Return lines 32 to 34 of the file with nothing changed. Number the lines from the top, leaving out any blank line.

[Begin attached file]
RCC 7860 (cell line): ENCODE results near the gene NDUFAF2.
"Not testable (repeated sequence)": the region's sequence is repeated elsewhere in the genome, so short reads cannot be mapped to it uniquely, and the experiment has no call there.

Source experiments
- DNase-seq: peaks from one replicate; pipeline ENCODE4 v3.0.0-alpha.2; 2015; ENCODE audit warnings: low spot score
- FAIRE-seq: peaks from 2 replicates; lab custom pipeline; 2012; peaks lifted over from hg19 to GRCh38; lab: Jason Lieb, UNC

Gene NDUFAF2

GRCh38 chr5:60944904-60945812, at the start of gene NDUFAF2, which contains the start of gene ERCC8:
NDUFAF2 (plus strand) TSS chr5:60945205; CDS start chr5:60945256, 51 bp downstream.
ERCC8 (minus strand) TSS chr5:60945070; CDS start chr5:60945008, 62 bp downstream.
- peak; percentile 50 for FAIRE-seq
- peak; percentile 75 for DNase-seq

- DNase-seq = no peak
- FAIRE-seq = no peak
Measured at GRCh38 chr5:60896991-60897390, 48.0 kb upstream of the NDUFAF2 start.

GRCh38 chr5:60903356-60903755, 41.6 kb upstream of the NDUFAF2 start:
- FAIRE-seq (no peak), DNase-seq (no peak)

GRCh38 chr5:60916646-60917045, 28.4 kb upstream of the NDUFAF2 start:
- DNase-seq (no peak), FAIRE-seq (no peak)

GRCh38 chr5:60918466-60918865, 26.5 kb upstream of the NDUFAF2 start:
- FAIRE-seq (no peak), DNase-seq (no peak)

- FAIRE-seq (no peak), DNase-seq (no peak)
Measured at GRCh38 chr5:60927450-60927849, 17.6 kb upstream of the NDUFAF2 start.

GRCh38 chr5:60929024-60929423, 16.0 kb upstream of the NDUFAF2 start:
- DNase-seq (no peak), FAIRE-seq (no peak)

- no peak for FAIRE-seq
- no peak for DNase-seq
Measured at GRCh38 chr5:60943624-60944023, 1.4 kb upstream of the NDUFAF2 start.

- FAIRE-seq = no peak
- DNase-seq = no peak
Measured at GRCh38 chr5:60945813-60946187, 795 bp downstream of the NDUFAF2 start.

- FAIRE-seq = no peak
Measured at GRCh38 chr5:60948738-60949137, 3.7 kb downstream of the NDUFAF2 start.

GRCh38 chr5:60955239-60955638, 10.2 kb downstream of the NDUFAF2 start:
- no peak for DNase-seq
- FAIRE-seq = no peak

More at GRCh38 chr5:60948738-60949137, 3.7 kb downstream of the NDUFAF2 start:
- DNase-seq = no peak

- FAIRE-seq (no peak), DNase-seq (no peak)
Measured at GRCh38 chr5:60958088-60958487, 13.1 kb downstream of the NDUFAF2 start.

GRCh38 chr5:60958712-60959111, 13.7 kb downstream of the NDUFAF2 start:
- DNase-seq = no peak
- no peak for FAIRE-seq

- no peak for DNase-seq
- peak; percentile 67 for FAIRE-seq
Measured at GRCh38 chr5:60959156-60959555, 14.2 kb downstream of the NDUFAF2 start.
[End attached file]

Measured at GRCh38 chr5:60948738-60949137, 3.7 kb downstream of the NDUFAF2 start.

GRCh38 chr5:60955239-60955638, 10.2 kb downstream of the NDUFAF2 start:
- no peak for DNase-seq